The history of cults in Japan
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- Cult raided
- Mainichi Shimbun, Thursday 25 November
1999. Controversial cult Life Space was hit with nationwide
police raids because of finding a mummified body of a
cultist, and nine children were taken into official
care. Takahashi founded Life Space as a self-enlightenment
group in 1983 in Osaka Prefecture and at its peak from the
late 1980s to early 1990s, the it drew nearly 10,000 people
to its seminars.
- New religious cult under fire for
- Mainichi Shimbun, Tuesday 30 November
1999. Following the furor surrounding AUM Shinrikyo, Ho No
Hana Sanpogyo, is being by people demanding the return of
exorbitant fees they paid to take part in religious rites
that were supposed to relieve them from earthly
- Cult shocker
- Mainichi Shimbun, Saturday 22 January
2000. Leaders of a commune refered to as the Kaeda Cram
School, where the mummified bodies of two children were
found, had the father access to his boy, Junichiro Higashi,
head of the communite told the father that if he left the
child alone, the boy would get better.
- Foot cult bigwigs admit to fraud
- Mainichi Shimbun, Thursday 8 June
2000. Suspects linked to the foot-reading cult admitted to
the group's fraudulent acts. A former senior cult member
said they would heal the diseases of participants.
- Cult to return ‘brainwashed’
- Mainichi Shimbun, Thursday 1 February
2001. Presiding Judge Yukihiro Okahisa ruled that
Kofukukai-Yamagishikai, a cult that operates farming
communes, was acting unfairly in refusing to return assets
to a 52-year-old Yokohama woman after she severed her links
to the organization.
Unification Church (Moonies)
- Once-generous Japanese become disenchanted
with Moon's church
- By Kevin Sullivan and Mary Jordan, Washington
Post, 4 August 1996.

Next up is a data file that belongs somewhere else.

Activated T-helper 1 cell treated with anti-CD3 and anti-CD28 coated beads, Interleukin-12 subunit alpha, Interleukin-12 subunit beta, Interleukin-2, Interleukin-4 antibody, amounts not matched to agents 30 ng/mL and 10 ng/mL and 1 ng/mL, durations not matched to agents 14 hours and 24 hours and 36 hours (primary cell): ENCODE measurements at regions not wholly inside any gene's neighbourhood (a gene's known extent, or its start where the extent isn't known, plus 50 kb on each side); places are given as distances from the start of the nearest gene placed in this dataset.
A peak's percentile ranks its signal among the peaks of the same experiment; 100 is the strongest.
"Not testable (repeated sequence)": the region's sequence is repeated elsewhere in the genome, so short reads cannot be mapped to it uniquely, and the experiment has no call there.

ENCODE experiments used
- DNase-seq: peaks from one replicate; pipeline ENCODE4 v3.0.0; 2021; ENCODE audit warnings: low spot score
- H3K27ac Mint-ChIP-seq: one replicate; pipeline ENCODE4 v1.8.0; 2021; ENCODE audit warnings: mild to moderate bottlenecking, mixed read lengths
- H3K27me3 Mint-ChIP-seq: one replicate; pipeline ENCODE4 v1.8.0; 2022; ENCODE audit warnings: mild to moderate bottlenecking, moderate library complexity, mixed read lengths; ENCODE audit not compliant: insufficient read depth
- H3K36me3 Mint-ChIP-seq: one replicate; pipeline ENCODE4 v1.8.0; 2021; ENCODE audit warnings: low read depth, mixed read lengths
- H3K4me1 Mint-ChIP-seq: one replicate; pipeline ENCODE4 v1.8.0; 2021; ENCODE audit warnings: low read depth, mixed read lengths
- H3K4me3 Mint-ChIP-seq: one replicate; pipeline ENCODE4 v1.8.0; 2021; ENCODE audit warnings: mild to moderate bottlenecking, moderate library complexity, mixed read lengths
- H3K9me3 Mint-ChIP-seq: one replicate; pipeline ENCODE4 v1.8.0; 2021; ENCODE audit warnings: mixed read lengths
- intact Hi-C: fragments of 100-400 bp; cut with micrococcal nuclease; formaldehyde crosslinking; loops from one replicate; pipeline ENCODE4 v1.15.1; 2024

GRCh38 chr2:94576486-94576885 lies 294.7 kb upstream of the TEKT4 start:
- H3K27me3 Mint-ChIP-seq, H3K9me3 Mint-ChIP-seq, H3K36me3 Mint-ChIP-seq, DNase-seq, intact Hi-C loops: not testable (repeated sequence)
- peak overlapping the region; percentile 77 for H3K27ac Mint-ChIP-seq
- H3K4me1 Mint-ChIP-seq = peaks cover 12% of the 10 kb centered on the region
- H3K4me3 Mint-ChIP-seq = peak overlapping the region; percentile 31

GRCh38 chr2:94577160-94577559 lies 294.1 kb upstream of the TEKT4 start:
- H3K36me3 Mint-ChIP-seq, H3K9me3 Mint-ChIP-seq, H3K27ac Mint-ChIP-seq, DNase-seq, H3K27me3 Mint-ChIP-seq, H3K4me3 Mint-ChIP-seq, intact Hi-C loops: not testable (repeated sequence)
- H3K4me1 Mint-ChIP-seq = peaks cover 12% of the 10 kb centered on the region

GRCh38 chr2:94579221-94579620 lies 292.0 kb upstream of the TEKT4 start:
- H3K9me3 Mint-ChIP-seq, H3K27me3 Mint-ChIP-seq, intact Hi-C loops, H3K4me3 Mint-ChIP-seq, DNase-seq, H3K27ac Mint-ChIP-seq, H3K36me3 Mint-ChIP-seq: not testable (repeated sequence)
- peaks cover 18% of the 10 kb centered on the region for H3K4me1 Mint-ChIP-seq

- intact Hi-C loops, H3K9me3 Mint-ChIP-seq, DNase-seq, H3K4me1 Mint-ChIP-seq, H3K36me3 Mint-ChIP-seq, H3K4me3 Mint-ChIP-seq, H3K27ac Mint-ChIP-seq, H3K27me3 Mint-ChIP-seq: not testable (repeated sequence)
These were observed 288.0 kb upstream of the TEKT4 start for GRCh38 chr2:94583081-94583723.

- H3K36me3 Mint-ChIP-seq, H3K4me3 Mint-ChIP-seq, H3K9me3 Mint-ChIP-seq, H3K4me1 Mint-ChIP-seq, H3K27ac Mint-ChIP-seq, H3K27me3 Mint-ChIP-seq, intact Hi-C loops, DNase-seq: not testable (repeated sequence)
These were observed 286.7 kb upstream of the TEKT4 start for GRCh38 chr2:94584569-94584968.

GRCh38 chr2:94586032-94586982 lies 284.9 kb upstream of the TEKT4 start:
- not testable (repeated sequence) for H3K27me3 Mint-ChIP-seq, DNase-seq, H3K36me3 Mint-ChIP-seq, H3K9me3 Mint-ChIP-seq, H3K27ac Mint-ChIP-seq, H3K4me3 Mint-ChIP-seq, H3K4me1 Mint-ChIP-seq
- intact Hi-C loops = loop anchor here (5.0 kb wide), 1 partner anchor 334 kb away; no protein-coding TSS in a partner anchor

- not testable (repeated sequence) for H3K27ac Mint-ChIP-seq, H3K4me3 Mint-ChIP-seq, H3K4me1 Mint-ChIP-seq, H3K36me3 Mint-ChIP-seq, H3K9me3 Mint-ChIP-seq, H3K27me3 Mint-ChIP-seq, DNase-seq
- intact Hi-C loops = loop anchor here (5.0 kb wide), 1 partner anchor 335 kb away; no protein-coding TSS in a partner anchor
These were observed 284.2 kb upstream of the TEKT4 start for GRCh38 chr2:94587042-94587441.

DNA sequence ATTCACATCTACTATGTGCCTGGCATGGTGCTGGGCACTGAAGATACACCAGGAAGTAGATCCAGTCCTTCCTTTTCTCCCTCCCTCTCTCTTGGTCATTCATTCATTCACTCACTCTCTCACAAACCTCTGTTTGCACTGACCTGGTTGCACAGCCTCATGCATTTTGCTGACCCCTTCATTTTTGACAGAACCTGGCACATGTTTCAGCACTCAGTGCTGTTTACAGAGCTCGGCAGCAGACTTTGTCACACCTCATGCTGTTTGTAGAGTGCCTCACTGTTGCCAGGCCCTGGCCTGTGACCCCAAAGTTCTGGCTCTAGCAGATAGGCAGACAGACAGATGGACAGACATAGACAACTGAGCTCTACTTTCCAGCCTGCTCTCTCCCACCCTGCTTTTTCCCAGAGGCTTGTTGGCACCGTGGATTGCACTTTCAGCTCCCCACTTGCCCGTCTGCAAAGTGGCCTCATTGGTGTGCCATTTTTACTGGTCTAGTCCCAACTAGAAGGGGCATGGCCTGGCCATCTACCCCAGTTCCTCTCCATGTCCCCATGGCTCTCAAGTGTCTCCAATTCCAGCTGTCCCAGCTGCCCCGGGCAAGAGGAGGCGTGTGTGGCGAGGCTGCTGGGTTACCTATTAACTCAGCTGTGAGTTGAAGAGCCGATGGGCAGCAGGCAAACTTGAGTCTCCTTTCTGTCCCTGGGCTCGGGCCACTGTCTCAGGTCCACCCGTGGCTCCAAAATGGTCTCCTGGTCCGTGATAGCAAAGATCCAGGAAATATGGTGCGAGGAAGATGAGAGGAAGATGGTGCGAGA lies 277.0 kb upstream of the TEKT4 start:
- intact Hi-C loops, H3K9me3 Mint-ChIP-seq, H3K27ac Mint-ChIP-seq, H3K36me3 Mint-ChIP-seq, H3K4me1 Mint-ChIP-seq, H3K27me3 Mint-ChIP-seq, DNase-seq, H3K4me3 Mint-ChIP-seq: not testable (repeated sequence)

- Widow paid Church $400,000 to end husband's
‘suffering in hell’
- By Kevin Sullivan, Washington Post, 4 August
1996. Rev. Sun Myung Moon's Unification Church.
AUM Shinrikyo (The AUM Supreme Truth)
- From the Anti-AUM Movement to the Elimination
of all Heterodoxies
- By Kenichi Asano, Professor of Journalism, Doshisha
University, 4 June 2000. A defense of the AUM cult
by marginalizing its terrorist members. Contrasts
persecution of the AUM with the indifference to the
association of the Shinto faith with war crimes.
- Cult Re-emerges With Recruits Thirsting For
- By Suvendrini Kakuchi, IPS, 10 June 1998. Its leader is in
police custody and many of its former members marginalised,
but the religious cult behind the deadly nerve gas attack on
a Tokyo subway three years ago is growing again due to
apathy in Japanese society and the total alienation felt by
many young people here.
- AUM's true colors
- Mainichi Shimbun 30 September 1999. The cult
was supposed to have disbanded as a religious sect, but
about followers have continued as a voluntary
organization. The cult's followers are engaged in
disputes with more than 20 communities whose residents have
called for their eviction. Many local government officials
believe that the cult has not changed its ways.
- Gov't promises to keep eye on
- Mainichi Shimbun Thursday 20 May 1999. The
government will try to relieve people's anxieties about
a possible resurgence by the AUM cult. A group of Diet
members asked that the government take legal measures to
regulate the cult's activities.